Today our paper, a health impact assessment of the government’s proposed ‘sugar tax’ was published in the Lancet Public Health. The government’s proposal, announced in April of this year, took health campaigners by surprise. Not only was it unexpected, but the government’s proposal was unusual.
Other countries, notably Mexico, have introduced a sales or excise tax on sugary drinks. However, the UK government proposed a levy on soft drinks manufacturers or importers based on the volume of sugary drinks sold. There will be two levels of tax, a higher level on drinks with more than 8g per 100ml, and a lower level on drinks with 5g to 8g per 100ml.
With others, I have previously modelled the potential health benefits of a ‘simple’ excise tax on sugary drinks, but the industry levy is more complicated.
Industry levy – how it might work
The levy might lead to a reduction in sugary drinks consumption through a number of pathways, and from listening to industry experts and reviewing statements made by soft drinks manufacturers, it was apparent that nobody knew quite how the industry would respond.
The nature and magnitude of these responses might lead to very different health outcomes, which is what we describe in our paper. For our health impact assessment, we identified three broad responses that the industry might make:
- reformulation (reducing sugar content);
- price rises that pass the cost on to consumers; and
- changes in marketing practices to ‘shift’ consumer preferences, e.g. away from high sugar drinks to diet drinks.
Modelled health benefits
From these six scenarios, we were able to estimate changes in consumption of sugary drinks. We then estimated changes in health, using data describing the relationship between sugary drinks consumption and three outcomes (dental caries, type 2 diabetes and obesity).
The most beneficial modelled scenario for health was reformulation (reduction of sugar content by 15% for ‘mid-sugar’ drinks and 30% for ‘high-sugar’ drinks), with an estimate of 140,000 fewer adults and children with obesity; 19,000 fewer incident cases of diabetes each year, and 270,000 fewer decayed, missing, or filled teeth annually in the UK. Important reductions in disease were also associated with the maximum expected price increase (equivalent to half the levy cost being passed onto consumers) and changes in marketing share.
The least beneficial modelled scenario for health was a change in market share that resulted in consumers switching not only from high-sugar drinks, but also from diet drinks, to low sugar drinks. This might result in an (small) increase in consumption of sugary drinks and consequent (small) increase in disease (using the measures we looked at). If the price is passed on to all soft drinks (rather than just sugary drinks) the health benefits were also substantially reduced.
Across the scenarios the most striking finding was the concentration of the health benefits in terms of obesity and dental caries amongst children and younger adults. They are the major consumers of sugary drinks. Diabetes follows a different pattern with many more cases likely to be prevented amongst adults than children, because there are relatively few incident cases of type 2 diabetes among children and young adults.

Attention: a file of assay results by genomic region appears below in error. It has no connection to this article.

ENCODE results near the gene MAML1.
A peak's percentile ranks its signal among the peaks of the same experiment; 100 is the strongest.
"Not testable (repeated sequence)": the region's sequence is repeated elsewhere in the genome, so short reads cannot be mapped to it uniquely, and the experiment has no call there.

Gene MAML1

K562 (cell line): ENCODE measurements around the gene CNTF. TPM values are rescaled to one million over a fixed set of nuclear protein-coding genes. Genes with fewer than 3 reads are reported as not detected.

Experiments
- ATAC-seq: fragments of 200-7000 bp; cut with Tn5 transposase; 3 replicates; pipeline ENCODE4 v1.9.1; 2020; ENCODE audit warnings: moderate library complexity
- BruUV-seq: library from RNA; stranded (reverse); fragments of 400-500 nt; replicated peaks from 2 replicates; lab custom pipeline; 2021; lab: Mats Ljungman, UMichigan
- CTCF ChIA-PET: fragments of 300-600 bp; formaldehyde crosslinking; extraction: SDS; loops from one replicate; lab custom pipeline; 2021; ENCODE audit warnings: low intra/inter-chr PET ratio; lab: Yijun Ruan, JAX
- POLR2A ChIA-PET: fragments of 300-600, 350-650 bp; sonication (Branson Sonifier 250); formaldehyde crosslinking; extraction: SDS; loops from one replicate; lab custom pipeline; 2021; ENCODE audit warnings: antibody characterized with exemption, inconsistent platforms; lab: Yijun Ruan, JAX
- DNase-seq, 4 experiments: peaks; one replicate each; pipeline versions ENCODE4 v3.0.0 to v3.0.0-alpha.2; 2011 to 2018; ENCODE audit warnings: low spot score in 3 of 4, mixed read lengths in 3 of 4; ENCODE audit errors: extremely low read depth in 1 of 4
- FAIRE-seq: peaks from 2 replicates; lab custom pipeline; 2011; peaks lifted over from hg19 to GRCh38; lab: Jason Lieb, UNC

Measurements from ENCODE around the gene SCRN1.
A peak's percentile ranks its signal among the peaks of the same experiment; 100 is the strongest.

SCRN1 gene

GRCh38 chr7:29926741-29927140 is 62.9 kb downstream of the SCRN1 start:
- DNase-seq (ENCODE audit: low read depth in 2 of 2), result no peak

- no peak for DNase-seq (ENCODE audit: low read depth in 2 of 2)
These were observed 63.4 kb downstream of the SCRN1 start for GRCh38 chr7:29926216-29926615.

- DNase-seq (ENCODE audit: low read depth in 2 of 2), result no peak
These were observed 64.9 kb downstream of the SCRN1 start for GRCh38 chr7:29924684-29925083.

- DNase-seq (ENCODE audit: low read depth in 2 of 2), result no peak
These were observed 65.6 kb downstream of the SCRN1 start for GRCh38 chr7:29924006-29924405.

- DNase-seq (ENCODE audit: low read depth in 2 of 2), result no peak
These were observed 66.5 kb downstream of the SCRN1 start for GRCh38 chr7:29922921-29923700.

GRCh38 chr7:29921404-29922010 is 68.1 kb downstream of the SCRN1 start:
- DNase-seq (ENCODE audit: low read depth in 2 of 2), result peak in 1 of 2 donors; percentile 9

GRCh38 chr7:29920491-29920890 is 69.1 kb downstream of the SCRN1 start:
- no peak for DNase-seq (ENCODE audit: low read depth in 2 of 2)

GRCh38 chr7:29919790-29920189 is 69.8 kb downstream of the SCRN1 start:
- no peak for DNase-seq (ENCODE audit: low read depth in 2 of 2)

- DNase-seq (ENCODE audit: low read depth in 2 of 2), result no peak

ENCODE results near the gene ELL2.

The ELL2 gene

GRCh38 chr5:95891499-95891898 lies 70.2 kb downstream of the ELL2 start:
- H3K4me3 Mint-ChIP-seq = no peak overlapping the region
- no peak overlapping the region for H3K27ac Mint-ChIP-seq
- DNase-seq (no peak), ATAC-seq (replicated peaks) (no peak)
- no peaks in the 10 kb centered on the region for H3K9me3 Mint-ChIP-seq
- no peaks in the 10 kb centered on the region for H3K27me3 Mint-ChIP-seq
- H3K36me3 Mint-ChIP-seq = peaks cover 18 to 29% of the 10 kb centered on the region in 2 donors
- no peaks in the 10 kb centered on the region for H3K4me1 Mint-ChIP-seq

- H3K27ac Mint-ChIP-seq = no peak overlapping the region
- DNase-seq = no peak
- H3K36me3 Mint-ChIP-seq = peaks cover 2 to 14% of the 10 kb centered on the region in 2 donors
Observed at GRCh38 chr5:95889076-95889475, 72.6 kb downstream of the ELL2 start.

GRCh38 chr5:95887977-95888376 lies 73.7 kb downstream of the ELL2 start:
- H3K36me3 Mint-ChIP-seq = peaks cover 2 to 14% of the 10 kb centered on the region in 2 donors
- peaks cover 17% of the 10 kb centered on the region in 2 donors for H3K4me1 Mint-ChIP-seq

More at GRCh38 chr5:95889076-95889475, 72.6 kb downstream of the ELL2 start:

In doing this, we have not made an overall estimate of the health benefits of the new levy, rather we have identified the benefits attributable to different industry responses to the levy and put upper and lower bounds on those responses.
|Consumers appear to be turning away from sugary drinks|
Our assessment shows that the health benefits of the levy will be greatly affected by how the industry responds. We have identified scenarios where the health benefit is minimal (or conceivably negative). However, we think this is unlikely: there are strong signs from industry that there will be significant reformulation, consumers appear to be turning away from sugary drinks and most of the scenarios we modelled were beneficial for health.
While we are not as optimistic about reformulation as others, our work does further suggest that reformulation of sugary drinks has potential to mitigate some of the health risks associated with regular consumption of sugary drinks. Reformulation of soft drinks probably has more scope than I previously thought. The government levy may, particularly by using two tiers, be a relatively effective tool to incentivise reformulation.
It also suggests that the industry levy may not be a ‘simple’ intervention. Whilst we have described discrete responses, it is possible that the levy may stimulate several changes. Not just the changes described in our study but others, e.g. changes in consumer attitudes, reductions in portion sizes and introduction of new low sugar products. If it does do this, the government’s approach may be very effective, perhaps more effective than a ‘simple’ excise tax.
On the flipside, it may also be more uncertain or risky as its success depends on how industry responds. This creates a potential role for government and health organisations to apply pressure on industry to respond in ways that improve health. This uncertainty also underscores the need for a careful evaluation that can capture the important industry responses.
Finally, whilst there are reasons to be optimistic and the government should be applauded for this initiative, it does underscore the need for ‘brave and bold’ action across a variety of areas concerned with food and physical activity (which the recent Childhood Obesity Plan failed to deliver) to markedly reduce obesity. As I have written before, this measure alone will not ‘solve’ obesity, but it can be an important step towards improving population health.